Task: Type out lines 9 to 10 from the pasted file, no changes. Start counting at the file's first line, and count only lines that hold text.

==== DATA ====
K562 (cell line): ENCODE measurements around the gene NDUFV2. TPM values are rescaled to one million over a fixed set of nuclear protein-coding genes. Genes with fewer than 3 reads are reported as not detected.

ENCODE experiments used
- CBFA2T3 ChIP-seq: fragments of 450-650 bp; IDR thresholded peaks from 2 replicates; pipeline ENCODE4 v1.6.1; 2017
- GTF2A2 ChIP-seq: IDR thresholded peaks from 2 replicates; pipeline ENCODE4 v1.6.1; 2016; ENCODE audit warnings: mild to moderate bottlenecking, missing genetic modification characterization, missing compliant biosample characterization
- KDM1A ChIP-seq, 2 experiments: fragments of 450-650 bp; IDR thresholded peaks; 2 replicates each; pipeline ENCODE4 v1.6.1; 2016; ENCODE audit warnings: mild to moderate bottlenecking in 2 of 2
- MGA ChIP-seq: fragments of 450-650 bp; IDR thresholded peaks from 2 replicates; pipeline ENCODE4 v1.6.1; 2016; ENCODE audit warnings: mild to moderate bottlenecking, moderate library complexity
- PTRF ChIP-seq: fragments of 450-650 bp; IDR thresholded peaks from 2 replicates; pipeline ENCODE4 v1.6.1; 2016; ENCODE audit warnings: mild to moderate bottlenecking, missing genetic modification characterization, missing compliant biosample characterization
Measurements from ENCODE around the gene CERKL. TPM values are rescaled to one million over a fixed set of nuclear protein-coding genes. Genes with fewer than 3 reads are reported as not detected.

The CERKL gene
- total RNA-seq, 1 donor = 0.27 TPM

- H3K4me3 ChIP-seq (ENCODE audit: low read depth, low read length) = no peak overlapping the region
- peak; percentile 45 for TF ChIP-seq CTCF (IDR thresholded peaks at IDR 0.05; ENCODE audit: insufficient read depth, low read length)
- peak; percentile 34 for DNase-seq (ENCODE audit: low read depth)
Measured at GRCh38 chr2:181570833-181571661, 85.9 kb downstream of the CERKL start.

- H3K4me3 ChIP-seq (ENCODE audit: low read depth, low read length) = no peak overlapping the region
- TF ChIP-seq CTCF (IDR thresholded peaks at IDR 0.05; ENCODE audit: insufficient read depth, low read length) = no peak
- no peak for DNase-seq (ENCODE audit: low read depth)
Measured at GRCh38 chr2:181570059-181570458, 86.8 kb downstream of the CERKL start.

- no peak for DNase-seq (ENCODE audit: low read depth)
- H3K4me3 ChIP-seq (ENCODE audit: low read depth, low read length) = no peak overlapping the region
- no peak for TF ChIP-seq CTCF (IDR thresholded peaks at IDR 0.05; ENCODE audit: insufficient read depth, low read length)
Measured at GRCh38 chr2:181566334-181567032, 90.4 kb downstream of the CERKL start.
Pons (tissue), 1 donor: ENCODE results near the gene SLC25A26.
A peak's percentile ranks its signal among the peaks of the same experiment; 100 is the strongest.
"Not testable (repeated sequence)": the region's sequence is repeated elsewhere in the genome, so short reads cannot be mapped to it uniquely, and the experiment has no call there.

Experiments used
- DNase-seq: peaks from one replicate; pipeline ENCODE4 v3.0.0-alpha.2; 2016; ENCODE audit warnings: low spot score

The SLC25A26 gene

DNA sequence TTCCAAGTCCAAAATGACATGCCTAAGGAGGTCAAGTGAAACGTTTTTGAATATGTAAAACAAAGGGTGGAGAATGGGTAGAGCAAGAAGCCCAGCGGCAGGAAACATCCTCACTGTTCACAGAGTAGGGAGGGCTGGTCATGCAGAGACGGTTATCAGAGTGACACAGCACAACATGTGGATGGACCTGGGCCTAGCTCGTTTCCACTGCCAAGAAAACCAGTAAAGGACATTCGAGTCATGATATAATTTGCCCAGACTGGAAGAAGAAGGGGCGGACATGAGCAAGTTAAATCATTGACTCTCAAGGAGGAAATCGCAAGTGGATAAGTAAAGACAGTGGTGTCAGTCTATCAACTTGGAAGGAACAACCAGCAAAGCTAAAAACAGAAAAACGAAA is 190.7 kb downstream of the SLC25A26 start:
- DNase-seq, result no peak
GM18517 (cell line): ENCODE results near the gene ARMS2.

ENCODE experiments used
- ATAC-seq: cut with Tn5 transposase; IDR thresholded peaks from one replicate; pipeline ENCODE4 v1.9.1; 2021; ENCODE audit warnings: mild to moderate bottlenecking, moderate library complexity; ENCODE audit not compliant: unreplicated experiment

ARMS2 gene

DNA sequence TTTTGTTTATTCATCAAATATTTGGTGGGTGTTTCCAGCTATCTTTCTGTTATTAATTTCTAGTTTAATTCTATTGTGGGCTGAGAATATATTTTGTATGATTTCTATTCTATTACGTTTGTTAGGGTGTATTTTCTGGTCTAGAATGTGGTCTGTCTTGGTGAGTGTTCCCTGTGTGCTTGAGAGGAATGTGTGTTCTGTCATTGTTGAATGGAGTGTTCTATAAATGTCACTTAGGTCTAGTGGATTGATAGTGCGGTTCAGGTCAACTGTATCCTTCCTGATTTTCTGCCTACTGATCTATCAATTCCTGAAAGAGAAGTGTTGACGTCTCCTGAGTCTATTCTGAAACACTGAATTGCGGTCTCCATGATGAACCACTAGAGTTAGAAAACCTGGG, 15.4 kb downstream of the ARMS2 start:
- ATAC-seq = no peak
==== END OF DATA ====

The CERKL gene
- total RNA-seq, 1 donor = 0.27 TPM